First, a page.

Genocide And Memories Of The Armenian Diaspora In Argentina

GENOCIDE AND MEMORIES OF THE ARMENIAN DIASPORA IN ARGENTINA

AZG DAILY
2009-12-15 00:15:55 (GMT +04:00)

Lucila G. Tossounian, Manoogian Simone Visiting Pre-Doctoral
Researcher, University of Michigan, Ann Arbor

Many Armenians arrived in Argentina escaping from the Genocide at the
beginning of the 20th century. The experiences of these survivors
were transmitted orally from generation to generation. This way
of transmission has an impact on the way the Armenian Genocide and
history are perceived by Armenians in Argentina.

Lucila Tossounian will present a summary of the work done by the
"Armenian Genocide: Memories of the Diaspora" Research Group of the
Oral History Program at the University of Buenos Aires. This is an
interdisciplinary group established to create the first oral archive of
testimonies of Armenian Genocide survivors in Argentina. The group’s
research focuses on the ways collective memory has been transmitted
regarding the Genocide and analyzes the relations between the ways
of transmission and how the Genocide is understood.

Lucila Tossounian is currently a Visiting Pre-Doctoral Scholar in the
Armenian Studies Program at the University of Michigan, Ann Arbor. She
lives in Argentina, where is a Ph.D. candidate at the University
of Buenos Aires (UBA) and Fellow Junior Researcher of Argentina’s
National Council for Scientific and Technological Research. She also
works at the UBA’s Anthropological Sciences Institute, focusing on
the Armenian migrants that went to Argentina in the late 1990’s. She
is Co-Director of the Research Group on the Armenian Genocide: Ways of
Transmission and Ways of Action at the Oral History Program of the UBA,
which aims to create an archive of oral testimonies of survivors of
the Armenian Genocide in Argentina. As an anthropologist, she has done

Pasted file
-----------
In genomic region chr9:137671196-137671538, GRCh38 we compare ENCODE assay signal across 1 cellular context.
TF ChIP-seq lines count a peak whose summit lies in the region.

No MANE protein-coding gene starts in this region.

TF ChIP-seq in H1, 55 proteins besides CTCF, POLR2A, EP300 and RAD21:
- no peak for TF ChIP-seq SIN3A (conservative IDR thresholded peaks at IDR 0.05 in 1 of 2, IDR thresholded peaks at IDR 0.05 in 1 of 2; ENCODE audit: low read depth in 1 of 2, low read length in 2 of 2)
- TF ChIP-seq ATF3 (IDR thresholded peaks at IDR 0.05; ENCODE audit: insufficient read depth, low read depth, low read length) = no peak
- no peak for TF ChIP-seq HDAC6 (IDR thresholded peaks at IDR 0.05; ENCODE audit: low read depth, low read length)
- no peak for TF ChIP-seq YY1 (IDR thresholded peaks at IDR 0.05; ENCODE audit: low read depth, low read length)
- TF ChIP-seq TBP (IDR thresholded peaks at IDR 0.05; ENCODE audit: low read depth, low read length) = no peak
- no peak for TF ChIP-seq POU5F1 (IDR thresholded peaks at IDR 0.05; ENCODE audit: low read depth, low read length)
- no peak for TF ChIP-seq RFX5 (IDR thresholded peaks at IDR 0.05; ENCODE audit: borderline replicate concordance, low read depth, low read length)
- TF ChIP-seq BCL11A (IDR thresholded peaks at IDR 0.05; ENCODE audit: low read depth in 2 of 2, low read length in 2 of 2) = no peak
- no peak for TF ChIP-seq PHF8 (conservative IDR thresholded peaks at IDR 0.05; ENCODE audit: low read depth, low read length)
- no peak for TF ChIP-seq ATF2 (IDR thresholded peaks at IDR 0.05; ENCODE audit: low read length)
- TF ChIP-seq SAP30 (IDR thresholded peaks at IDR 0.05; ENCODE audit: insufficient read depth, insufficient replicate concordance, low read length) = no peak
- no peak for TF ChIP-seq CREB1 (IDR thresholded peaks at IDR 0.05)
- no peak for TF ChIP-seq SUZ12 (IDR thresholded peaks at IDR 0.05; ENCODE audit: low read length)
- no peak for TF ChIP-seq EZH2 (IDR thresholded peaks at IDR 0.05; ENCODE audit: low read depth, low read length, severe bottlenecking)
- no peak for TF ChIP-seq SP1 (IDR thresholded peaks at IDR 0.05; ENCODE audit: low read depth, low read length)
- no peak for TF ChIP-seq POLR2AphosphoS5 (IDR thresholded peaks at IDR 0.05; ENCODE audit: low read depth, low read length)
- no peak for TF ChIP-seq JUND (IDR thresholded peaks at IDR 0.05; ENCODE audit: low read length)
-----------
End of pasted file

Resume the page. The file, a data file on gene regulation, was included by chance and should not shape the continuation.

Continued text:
fieldwork among Armenians in Buenos Aires since 1999. Her subjects
of interest include ethnicity, nationalism, migration, diaspora,
identity, and community building processes.

Light refreshments will be served

This lecture is cosponsored by the Armenian Research Center,
University of Michigan-Dearborn and the Armenian Studies Program,
University of Michigan.

The University of Michigan-Dearborn is located north of Michigan
Avenue, south of Ford Road, and west of the Southfield Freeway. The
CASL Building is designated CB on the map on the right. Parking is
available in front of the building (by the red X). At this time of the
evening, parking is free. The easiest ways to enter the campus are
to come via Michigan Avenue westbound (from the Southfield Freeway)
to Evergreen north, and then either 1) turn at the first turnaround on
Evergreen, enter the campus at the Fieldhouse (which sports a large
white billboard), and then turn right into the parking lot; or 2)
enter at the crossover after the first turnaround on Evergreen, which
will take you into the campus "Central Entrance," then turn left on
Richard Dr., and then left into the parking lot. Michigan Avenue is
fully open to traffic now.

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